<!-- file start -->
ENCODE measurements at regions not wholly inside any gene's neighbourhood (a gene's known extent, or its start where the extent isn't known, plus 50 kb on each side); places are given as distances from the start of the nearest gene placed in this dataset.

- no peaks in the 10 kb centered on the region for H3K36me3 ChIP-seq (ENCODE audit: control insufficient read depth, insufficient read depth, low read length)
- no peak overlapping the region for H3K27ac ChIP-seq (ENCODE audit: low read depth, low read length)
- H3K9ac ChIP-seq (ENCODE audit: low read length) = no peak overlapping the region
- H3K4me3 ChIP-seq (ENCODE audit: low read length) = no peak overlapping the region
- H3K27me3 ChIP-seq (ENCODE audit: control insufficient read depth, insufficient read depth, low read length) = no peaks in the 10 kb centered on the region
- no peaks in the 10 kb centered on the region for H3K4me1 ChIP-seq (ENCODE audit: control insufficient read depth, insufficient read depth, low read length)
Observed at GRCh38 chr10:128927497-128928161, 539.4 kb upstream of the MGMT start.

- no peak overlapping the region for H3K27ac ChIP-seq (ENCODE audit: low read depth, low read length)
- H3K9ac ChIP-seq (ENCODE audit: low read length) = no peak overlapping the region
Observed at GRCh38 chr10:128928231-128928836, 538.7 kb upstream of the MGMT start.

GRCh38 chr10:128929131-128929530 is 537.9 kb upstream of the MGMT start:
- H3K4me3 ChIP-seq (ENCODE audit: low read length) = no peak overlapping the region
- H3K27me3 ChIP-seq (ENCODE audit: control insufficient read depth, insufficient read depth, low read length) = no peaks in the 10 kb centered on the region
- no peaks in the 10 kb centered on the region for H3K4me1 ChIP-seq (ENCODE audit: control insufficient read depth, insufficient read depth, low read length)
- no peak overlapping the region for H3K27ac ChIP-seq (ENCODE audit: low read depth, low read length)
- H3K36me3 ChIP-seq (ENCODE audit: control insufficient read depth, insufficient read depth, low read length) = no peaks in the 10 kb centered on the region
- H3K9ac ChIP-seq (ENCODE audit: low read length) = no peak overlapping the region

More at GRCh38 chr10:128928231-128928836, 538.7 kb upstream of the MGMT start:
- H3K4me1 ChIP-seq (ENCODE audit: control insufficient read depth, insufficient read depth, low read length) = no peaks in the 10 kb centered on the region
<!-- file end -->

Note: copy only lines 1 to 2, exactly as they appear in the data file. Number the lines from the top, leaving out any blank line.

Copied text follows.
ENCODE measurements at regions not wholly inside any gene's neighbourhood (a gene's known extent, or its start where the extent isn't known, plus 50 kb on each side); places are given as distances from the start of the nearest gene placed in this dataset.

- no peaks in the 10 kb centered on the region for H3K36me3 ChIP-seq (ENCODE audit: control insufficient read depth, insufficient read depth, low read length)